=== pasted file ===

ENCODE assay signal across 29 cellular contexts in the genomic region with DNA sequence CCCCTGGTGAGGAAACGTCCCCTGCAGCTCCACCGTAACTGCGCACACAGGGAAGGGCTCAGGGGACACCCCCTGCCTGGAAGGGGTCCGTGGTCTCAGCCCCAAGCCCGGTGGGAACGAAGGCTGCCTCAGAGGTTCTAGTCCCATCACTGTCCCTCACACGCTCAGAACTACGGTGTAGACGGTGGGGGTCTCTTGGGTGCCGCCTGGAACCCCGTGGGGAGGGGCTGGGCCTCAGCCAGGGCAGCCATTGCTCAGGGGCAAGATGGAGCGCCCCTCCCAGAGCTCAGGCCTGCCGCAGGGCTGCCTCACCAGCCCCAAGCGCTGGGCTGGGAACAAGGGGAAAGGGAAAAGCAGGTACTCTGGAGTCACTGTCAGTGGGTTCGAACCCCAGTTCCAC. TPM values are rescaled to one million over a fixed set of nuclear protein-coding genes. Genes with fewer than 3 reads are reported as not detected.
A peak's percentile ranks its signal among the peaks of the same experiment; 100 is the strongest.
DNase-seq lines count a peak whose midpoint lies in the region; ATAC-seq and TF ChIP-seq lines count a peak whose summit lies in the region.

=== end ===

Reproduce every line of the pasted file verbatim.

ENCODE assay signal across 29 cellular contexts in the genomic region with DNA sequence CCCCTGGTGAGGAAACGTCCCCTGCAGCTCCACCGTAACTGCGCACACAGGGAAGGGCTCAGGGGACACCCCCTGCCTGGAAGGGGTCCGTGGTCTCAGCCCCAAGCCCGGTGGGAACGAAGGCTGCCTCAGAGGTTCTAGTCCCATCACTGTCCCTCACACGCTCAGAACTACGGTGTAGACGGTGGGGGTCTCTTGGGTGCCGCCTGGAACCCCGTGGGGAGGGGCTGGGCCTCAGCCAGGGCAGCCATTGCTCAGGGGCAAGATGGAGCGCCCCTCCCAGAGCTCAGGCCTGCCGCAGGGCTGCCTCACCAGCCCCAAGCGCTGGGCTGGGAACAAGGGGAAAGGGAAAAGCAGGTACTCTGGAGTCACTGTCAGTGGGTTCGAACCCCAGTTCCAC. TPM values are rescaled to one million over a fixed set of nuclear protein-coding genes. Genes with fewer than 3 reads are reported as not detected.
A peak's percentile ranks its signal among the peaks of the same experiment; 100 is the strongest.
DNase-seq lines count a peak whose midpoint lies in the region; ATAC-seq and TF ChIP-seq lines count a peak whose summit lies in the region.